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Public Funding Of Congressional Campaigns Widely Favored

First Posted: 09/28/10 06:17 PM ET Updated: 05/25/11 06:50 PM ET

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Voters in battleground districts strongly favor legislation that would let congressional campaigns be funded by the public, according to a new survey released Tuesday by Lake Research Partners. The margin of support was 65 percent to 18 percent.

"These are very, very strong numbers," Democratic pollster and political strategist Celinda Lake told reporters on a conference call Tuesday afternoon. "Every single demographic showed more than 2 to 1 support for the proposal."

Among Democrats 76 percent supported the legislation while only 11 percent opposed it. Republicans supported it 56 percent to 25 percent.

The survey found that 30 percent of respondents said they would be less likely to vote for a candidate who opposes the Fair Elections Act, though 53 percent said such opposition makes no difference.

Now the campaign, which is run by organizations like Change Congress, Common Cause and the Public Campaign Action Fund, is focused on pressuring House Speaker Nancy Pelosi (D-Calif.) and other lawmakers to push the legislation to a floor vote.

"Millions of Americans are being mobilized this week to push the House for a vote on the Fair Elections Now Act as soon as they can get it on the floor," said David Donnelly, campaign manager for the Campaign for Fair Elections. "Across the country, people are telling their members of Congress and House leadership that they want to take elections back from the special interests."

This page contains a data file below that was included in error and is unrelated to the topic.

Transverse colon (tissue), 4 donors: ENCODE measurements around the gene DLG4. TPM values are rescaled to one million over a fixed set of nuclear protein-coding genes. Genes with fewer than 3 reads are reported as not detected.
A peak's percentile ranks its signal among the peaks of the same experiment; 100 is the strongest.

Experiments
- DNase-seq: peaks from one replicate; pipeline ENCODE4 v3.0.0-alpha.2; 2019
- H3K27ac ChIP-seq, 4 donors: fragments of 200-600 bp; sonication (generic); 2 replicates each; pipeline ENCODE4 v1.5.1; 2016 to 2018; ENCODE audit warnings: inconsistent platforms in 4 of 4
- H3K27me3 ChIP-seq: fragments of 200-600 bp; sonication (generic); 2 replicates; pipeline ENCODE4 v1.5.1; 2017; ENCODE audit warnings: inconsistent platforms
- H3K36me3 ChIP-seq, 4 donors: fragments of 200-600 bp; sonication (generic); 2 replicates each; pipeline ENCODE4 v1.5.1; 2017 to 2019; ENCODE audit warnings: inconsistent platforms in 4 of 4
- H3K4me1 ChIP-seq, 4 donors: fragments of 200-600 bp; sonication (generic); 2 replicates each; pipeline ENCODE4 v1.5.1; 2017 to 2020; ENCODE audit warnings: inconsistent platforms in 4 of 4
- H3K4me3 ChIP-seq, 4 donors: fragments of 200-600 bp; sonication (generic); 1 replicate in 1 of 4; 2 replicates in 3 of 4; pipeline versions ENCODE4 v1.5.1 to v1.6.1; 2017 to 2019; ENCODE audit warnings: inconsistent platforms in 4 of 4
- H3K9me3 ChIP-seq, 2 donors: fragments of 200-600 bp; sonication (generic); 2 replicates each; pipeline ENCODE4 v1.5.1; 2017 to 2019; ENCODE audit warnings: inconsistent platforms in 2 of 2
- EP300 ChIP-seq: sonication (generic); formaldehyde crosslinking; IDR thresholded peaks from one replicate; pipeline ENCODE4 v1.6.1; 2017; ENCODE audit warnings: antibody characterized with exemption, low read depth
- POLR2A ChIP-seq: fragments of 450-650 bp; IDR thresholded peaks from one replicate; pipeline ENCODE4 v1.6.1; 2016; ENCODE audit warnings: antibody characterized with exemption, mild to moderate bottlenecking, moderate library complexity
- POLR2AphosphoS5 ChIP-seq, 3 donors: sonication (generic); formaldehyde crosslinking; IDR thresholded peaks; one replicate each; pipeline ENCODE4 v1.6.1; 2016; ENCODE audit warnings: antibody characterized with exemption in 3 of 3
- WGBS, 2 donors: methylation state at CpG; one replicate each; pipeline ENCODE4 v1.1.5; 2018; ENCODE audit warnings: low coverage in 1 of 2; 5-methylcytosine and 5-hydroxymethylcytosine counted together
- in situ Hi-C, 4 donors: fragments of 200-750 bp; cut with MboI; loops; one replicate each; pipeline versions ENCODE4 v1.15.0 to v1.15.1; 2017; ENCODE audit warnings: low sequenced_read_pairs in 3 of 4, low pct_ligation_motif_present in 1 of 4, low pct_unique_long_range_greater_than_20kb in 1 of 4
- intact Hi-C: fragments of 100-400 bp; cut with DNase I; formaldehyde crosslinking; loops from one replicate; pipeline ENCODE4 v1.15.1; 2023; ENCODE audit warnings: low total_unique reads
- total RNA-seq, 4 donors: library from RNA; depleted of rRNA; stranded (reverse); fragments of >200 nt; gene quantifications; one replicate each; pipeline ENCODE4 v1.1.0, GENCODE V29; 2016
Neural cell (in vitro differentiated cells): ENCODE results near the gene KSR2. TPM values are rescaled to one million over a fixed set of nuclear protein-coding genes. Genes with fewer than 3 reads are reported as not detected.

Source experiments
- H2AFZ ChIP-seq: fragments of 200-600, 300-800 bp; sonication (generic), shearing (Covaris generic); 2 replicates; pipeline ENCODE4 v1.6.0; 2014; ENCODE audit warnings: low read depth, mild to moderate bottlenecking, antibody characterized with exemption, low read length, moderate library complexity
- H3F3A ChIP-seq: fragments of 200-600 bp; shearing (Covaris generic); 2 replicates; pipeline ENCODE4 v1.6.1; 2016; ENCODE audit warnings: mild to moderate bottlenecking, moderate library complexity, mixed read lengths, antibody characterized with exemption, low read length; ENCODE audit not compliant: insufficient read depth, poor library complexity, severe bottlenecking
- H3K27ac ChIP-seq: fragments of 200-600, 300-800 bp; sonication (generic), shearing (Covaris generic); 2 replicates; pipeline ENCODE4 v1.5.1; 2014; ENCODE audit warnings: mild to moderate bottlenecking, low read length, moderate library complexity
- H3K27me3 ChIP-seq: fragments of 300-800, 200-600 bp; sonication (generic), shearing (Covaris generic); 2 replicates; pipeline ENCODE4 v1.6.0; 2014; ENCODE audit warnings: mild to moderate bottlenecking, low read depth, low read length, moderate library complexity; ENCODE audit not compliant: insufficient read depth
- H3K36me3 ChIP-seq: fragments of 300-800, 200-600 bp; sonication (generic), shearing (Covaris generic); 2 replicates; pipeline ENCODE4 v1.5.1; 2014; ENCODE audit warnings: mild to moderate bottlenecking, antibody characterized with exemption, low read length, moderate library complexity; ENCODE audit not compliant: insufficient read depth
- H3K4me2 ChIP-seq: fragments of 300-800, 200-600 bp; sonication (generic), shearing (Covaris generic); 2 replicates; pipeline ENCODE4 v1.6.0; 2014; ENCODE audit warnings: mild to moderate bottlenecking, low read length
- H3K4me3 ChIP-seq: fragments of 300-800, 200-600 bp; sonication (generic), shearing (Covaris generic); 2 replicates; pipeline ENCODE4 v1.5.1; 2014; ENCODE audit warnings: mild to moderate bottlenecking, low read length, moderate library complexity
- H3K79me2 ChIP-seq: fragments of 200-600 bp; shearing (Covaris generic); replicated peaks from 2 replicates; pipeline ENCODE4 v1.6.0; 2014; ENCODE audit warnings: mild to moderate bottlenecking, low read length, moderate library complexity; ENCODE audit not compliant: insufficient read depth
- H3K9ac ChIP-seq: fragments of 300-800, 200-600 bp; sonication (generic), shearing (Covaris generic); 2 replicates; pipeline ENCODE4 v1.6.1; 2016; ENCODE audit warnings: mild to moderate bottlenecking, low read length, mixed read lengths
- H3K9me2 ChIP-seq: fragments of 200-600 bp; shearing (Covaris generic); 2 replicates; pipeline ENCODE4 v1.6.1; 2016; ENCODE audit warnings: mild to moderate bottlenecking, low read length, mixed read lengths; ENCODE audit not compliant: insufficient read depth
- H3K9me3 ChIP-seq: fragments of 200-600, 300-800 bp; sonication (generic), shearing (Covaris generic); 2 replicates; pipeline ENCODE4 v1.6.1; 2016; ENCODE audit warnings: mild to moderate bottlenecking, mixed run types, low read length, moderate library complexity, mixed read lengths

The legislation has the support of 165 House members, including lead sponsors Democratic Caucus Chair Rep. John Larson (D-Conn.), Rep. Chellie Pingree (D-Maine), and Rep. Walter Jones (R-N.C.).

Meanwhile off of Capitol Hill, 27 wealthy donors have vowed to withhold campaign contributions from any lawmakers who fail to support the Fair Elections legislation.

Steve Kirsch, a Silicon Valley entrepreneur who contributed about $10 million to Al Gore in 2000 spoke with HuffPost's Ryan Grim.

"It is a trade off, because there are a lot of good things you can talk to them about, but most of the time they don't do anything about it anyway," said Kirsch. "Given the choice, I'd rather have campaign finance reform than access."

Politico reported Tuesday that more than 400 fundraisers are scheduled for House candidates in the two weeks before Congress adjourns.

The Fair Elections Now Act was passed by the Committee on House Administration on Sept. 23.

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